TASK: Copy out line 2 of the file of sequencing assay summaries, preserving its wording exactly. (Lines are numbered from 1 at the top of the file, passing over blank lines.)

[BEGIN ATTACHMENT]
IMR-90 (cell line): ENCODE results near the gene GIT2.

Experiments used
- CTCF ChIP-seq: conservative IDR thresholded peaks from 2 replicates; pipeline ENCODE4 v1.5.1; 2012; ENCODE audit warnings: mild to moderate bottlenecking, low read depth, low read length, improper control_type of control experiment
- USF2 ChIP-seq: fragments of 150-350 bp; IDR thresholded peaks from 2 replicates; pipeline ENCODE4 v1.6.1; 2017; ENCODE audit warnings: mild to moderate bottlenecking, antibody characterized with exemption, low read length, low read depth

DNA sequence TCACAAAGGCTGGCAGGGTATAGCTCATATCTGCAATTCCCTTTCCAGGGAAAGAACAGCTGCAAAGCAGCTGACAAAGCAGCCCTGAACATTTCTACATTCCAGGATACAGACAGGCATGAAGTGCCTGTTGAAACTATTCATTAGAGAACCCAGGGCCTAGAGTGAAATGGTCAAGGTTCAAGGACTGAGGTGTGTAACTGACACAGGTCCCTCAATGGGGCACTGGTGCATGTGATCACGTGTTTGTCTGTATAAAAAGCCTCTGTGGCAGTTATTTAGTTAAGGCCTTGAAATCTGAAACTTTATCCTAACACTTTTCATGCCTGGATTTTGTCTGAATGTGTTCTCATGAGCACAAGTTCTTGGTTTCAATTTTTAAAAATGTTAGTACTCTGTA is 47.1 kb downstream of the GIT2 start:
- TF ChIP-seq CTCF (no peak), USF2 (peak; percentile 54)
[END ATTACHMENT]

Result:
Experiments used